Is My Prince Of Orange Turning Yellow For Any Reason?
Being over or underwater is the most common cause of yellowing. Yellow and brown spots on the same leaf are frequently the result of overwatering. If the entire leaf turned yellow and there were some brown crispy spots on other leaves, underwatering may have taken place. Check-in with the soil to see if it confirms your diagnosis.
The New Growth On My Philodendron Is Unable To Open. What Can I Do?
Frequently, if new growth is stalled or stuck, the plant isn’t getting enough of something. This typically takes place as a result of the plant not receiving enough light. Water might still be a factor if the light has been ruled out as the cause. If there is not enough water, new growth might shrivel.
How Often Should I Fertilize My Plant?
Indoor plants typically thrive when fertilized from spring through fall. Follow the dilution and application instructions on the package when using an organic houseplant fertilizer once per month. Because Greenery NYC uses an organic potting mix with a slow-release fertilizer in the soil, your plant won’t need fertilizer for the first six months after it is received.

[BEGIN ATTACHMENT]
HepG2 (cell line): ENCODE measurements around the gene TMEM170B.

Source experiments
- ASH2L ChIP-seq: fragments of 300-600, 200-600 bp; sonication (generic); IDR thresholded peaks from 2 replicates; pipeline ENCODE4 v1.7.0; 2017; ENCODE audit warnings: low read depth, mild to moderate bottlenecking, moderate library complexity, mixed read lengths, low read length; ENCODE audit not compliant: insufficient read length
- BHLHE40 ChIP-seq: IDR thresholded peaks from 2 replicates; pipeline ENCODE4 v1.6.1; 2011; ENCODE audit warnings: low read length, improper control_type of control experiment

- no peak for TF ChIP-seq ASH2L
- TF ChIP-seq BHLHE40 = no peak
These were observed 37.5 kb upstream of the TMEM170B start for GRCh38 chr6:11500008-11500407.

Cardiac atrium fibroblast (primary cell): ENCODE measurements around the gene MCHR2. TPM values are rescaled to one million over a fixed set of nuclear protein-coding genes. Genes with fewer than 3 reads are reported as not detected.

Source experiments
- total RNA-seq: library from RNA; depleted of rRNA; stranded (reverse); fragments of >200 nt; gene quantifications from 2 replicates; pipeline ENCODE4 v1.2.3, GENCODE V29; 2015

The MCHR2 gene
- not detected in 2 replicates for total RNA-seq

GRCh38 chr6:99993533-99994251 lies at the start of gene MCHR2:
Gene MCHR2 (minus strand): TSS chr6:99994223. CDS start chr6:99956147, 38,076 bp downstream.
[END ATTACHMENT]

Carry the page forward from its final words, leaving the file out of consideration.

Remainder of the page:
What Is The Frequency Of Repotting For My Plant?
Every 12 to 18 months, we suggest repotting smaller desktop plants. Typically you want to choose a potting vessel 1″- 2″ larger in diameter to allow for growth. The roots of the plant could be drowned if you choose a pot that is significantly larger than the one you previously used. If you wish to maintain the size of your plant, repot it into the same container, add fresh soil, and prune some of the roots and foliage. The plant is at its healthiest in the spring or summer, so repotting is best done then.
We recommend repotting larger floor plants every 18 to 24 months. Typically you want to choose a potting vessel 2″- 4″ larger in diameter to allow for growth. To prevent drowning the plant roots, choose a pot that isn’t much larger than the one you previously used. If you want to keep your plant at its current size, repot it into the same container with new soil and prune some of the roots and foliage. The best time to repot a plant is when it is at its strongest, which is in the spring or summer.